AN OPEN letter has been sent to Scotland's First Minister, highlighting concerns that the Scottish Green Party's election proposals could 'destroy a significant part of Scotland's cultural heritage'.

Behind the letter are the 5300 members of the Scottish Gamekeepers Association, who believe their livelihoods and that of their families could be under threat, if the next government were to call an end to all game management and angling in Scotland – as proposed by the Greens.

The SGA claim that not only will such a move place thousands of rural workers on the dole, impacting on their wellbeing and the future prospects of their family, but would impose 'crippling burdens' on the public purse.

The letter urges Nicola Sturgeon not to bargain with the livelihoods of rural workers, in order to gain the Greens support over future policies.

Chairman Alex Hogg wrote: "I fully appreciate that this manifesto is not your party’s own. I am aware, though, that any coalition requires policy trade-offs in return for budget support. I seek at the very least reassurance from you, on behalf of our worried members, that any future coalition will not see the SNP adopt Green policies which will lead to mass redundancies amongst sectors of the traditional rural workforce of Scotland.

The Scottish Farmer:

SGA chairman Alex Hogg


"The Manifesto I mention does not imply the loss of a few jobs. It means thousands of jobs. Furthermore, the vague alternatives look like they will create less jobs, are entirely un-costed, un-defined and will require yet more public investment if they are ever to come to pass at all.

"They may be a wish-list, issued to lure voters at election time, but they are causing distress in the minds of people growing fretful over their futures, their children’s education, where they are going to be living and how they are going to be making a wage in five to 10 years’ time. We have already received many communications about it."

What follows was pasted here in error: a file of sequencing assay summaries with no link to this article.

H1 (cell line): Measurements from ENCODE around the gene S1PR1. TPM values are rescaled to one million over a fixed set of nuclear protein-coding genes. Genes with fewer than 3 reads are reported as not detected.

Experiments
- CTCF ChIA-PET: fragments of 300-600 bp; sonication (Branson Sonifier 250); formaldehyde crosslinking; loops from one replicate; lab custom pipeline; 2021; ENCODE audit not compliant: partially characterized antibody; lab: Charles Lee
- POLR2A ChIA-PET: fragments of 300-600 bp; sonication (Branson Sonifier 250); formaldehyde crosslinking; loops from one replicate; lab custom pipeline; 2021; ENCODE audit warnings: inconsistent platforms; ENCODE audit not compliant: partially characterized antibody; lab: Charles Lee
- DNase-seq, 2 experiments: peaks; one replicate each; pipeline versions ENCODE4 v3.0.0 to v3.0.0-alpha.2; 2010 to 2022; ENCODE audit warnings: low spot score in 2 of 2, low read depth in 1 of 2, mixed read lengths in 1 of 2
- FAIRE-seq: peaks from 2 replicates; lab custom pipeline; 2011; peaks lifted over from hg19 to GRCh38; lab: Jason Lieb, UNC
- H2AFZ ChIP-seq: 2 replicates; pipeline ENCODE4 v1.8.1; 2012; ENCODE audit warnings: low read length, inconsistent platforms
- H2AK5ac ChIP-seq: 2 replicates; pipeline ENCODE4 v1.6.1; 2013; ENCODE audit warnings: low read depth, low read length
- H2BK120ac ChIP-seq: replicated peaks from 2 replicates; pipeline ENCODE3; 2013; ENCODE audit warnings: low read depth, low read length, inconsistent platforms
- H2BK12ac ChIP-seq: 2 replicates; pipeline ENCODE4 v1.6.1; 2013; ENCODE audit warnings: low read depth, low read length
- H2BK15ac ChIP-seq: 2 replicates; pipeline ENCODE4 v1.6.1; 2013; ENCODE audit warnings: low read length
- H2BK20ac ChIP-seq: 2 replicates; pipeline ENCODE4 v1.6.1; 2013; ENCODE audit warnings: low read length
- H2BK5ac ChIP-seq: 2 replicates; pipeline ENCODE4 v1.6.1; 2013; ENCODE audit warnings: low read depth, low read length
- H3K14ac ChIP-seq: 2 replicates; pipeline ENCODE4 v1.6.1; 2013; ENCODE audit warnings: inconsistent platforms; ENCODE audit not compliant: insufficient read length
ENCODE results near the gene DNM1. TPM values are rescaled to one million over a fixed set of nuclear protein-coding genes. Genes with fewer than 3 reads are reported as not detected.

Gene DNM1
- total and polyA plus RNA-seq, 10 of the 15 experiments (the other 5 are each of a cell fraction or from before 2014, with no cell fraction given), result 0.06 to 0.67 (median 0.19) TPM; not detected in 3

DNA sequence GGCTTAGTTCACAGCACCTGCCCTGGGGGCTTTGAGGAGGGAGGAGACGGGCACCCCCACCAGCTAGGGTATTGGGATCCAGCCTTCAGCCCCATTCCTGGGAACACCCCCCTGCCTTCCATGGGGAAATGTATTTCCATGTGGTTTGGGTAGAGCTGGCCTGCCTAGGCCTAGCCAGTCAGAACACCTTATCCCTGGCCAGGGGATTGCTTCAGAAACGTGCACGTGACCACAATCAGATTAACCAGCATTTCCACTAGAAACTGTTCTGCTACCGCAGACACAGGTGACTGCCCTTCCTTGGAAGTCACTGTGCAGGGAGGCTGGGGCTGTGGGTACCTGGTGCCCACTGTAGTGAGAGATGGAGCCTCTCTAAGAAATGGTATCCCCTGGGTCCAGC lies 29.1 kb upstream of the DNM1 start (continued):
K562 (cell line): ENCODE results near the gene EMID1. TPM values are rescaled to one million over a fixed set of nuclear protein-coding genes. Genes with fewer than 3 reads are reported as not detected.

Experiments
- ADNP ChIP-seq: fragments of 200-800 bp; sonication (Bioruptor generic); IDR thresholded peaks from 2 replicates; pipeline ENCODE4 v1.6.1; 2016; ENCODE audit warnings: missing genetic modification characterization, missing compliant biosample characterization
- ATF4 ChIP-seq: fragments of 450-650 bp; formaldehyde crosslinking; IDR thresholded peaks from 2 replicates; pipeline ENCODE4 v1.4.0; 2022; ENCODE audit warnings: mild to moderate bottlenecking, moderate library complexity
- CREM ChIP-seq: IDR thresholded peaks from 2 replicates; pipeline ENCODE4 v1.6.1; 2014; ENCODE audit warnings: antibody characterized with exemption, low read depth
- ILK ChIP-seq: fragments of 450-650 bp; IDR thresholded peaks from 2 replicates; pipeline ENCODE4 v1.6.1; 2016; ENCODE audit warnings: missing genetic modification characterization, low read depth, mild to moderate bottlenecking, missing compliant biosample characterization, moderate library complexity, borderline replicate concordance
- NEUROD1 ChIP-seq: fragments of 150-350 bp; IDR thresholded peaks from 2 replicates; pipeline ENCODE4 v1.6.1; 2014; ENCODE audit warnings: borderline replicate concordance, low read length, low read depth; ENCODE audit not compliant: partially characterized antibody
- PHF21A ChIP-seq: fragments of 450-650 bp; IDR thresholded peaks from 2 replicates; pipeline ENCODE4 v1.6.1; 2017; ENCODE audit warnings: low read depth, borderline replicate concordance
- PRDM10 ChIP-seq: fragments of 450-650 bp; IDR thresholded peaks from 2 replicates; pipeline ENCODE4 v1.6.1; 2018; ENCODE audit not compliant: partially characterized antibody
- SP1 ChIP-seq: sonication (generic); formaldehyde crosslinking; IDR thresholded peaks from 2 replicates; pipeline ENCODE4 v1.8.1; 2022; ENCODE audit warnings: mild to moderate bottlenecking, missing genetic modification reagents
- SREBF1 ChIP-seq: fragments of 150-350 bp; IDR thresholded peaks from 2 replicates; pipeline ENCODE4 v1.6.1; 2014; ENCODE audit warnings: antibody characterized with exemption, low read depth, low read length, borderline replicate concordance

Mr Hogg goes on to highlight that there could be potential loss of around 13,100 jobs, adding that this doesn't include the jobs that could be lost if a reduction in sheep numbers were to be pursued, as he claims has been suggested in the Green's manifesto.

"I understand not everyone might agree with shooting, deer stalking, fishing, hill farming or wherever but these activities are simply providing the income stream which enables families to continue to live as part of their own communities," he continued. "Remove it and the burden falls on the state at a time when economic recovery is paramount.

"Covid-19 has taught us a lot about how society operates and what is important. While many of the wealthy environment NGOs were furloughing staff and waiting for the public purse to re-open again, land managers were helping to ensure food security and supply, so the supermarket shelves weren’t bare.

"The privately financed shooters, who were carrying out the pigeon and crow control for crops and the gamekeepers managing foxes at lambing time were all part of that process and the fabric and arrangements of rural life and land management which the Green party seem desperate to dispose of.

"During lockdown gamekeepers and farmers put themselves at risk as volunteers and used their skills and equipment, freely, to help the Scottish Fire and Rescue Service extinguish wildfires which have caused unprecedented greenhouse gas emissions in recent years," he added.

"Low ground gamekeepers have continued to feed game and other birds such as songbirds through the hungry gap of a hard winter this year, despite having their shoot income cut to bits due to Covid 19. Heather management has helped the cause of our declining pollinators. River ghillies have continued to run mink traps and strip invasive plant species from our riverbanks, despite having reduced angling bookings throughout the year.

"The Greens’ election literature states that they are looking for a fairer and greener Scotland. I question where the fairness lies for the thousands set to lose their jobs and homes, or how ‘just’ their transition will be," he concluded.


The Scottish Greens responded to Mr Hogg's comments: "It's disappointing that the SGA continue mislead their own members and the public on our costed manifesto proposals for a green rural recovery that will create over 6,000 new jobs," said the party's environment spokesperson Mark Ruskell. "Our £150m nature restoration fund would in particular be available to River Trusts and landowners to invest in improving riparian habitat and tackling invasive species, restoring salmon populations while also benefiting anglers, that's something ghillies should welcome. A National Farmland Trust, reforms to support tenant farmers and funds to support local food economies will all contribute to that wider rural recovery while creating opportunities for diversification."